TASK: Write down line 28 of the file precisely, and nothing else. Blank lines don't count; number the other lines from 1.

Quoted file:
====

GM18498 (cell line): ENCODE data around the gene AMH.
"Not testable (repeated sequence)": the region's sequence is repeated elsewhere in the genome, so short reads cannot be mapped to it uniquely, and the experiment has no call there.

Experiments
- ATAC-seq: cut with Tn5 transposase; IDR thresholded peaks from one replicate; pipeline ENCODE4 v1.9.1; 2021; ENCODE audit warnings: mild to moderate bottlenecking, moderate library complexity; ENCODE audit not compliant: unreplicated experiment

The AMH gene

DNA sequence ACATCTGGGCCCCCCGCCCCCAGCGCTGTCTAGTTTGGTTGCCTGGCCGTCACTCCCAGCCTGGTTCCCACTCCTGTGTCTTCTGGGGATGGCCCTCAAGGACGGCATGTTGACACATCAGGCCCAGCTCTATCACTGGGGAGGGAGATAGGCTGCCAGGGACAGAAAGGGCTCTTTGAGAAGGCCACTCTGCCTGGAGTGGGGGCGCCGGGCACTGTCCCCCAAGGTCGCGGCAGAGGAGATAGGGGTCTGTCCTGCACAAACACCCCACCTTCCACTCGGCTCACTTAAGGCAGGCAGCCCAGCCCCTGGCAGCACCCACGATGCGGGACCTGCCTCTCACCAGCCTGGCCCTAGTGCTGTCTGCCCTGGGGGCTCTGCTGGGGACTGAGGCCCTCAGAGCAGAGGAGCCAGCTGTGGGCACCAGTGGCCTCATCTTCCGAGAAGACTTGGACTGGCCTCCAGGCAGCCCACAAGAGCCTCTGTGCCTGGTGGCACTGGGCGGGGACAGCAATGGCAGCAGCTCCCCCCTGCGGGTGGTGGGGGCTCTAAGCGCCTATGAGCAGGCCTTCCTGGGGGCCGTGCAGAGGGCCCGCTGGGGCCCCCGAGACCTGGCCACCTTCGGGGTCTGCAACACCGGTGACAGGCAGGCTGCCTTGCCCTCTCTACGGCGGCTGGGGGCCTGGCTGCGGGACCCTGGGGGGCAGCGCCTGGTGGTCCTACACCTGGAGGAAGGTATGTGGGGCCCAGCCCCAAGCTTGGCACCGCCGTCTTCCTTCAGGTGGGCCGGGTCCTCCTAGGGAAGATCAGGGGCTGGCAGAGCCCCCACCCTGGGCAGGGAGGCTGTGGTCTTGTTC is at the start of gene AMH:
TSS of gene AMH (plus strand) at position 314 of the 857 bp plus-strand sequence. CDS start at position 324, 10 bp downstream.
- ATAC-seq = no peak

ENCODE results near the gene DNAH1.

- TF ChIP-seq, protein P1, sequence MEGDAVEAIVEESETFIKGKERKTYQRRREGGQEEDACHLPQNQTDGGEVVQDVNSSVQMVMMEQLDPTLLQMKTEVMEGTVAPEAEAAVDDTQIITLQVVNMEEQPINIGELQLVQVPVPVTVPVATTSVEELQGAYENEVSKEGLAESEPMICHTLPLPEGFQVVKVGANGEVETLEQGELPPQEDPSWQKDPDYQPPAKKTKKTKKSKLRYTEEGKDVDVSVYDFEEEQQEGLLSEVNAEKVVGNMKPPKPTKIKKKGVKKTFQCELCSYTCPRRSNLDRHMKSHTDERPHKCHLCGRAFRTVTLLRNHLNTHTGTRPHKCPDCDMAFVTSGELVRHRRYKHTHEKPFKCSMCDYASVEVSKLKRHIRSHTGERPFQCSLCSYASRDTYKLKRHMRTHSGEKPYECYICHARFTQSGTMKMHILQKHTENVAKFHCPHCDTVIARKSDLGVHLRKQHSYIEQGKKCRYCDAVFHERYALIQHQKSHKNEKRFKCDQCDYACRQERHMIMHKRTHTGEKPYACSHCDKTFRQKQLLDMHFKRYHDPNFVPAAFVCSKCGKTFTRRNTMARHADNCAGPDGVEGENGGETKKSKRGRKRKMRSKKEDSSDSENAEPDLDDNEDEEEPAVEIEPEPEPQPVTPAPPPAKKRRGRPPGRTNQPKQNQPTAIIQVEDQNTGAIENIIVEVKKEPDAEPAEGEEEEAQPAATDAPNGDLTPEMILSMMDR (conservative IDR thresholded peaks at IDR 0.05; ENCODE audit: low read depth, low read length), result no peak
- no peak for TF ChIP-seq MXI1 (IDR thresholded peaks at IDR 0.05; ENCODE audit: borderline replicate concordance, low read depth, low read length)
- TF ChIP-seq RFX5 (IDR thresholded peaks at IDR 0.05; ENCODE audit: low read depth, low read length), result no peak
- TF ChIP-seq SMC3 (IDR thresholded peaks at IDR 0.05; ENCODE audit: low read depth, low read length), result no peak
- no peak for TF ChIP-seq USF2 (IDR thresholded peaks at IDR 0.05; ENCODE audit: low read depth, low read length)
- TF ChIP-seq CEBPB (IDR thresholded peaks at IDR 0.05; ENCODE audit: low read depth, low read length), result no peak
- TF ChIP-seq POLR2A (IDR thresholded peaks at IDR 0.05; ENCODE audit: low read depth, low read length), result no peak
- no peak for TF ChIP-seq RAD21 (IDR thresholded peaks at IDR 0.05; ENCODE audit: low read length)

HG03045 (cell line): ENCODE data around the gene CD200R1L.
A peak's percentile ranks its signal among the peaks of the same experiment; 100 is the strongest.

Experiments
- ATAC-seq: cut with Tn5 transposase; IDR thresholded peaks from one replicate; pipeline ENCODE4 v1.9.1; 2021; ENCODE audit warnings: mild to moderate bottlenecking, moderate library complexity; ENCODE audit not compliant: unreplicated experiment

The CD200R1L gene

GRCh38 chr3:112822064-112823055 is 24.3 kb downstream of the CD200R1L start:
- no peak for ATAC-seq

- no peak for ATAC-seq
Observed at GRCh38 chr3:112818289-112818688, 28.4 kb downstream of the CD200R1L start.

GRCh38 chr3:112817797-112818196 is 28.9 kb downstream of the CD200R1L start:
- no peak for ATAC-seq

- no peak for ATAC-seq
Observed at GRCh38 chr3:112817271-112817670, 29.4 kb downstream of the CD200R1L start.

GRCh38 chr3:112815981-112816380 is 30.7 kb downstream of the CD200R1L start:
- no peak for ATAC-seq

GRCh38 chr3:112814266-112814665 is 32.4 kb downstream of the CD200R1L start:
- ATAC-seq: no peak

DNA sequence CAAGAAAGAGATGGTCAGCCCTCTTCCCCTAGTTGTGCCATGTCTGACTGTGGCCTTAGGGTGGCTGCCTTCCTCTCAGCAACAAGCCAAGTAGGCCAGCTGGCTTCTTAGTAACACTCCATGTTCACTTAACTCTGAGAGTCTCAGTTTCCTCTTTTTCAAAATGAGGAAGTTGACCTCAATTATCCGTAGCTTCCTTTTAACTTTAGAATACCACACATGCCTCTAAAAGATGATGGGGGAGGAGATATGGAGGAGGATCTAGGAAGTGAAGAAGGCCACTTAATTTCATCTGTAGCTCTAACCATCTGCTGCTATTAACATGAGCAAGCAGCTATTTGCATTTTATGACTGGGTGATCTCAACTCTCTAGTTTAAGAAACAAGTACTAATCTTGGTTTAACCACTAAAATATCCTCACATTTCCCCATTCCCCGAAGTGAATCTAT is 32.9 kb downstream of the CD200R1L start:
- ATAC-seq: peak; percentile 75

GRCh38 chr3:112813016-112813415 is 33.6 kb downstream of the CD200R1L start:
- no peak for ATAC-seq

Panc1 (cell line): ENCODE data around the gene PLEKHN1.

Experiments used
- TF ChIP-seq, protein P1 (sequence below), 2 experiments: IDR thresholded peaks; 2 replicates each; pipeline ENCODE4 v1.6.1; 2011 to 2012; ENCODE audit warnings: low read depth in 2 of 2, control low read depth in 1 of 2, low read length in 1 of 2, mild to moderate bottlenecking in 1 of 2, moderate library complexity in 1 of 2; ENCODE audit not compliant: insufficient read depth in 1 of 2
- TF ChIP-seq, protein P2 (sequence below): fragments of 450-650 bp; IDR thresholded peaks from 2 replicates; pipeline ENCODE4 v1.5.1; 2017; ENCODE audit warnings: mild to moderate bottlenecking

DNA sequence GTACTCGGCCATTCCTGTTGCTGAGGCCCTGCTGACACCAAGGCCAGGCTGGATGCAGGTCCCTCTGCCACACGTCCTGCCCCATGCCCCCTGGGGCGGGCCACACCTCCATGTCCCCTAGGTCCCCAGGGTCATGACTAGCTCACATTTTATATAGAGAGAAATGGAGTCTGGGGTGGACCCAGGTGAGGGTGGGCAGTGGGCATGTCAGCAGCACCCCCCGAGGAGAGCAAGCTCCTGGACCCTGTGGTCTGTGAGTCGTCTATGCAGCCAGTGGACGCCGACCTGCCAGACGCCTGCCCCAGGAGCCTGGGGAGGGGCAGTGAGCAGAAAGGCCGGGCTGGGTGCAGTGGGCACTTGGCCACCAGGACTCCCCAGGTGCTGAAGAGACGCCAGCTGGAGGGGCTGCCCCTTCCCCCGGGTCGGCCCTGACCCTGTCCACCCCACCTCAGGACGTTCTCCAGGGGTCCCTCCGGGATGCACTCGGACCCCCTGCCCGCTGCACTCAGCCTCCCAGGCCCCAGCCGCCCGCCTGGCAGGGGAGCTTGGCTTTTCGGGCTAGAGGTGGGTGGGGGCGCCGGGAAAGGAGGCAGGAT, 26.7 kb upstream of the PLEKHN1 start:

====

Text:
- no peak for ATAC-seq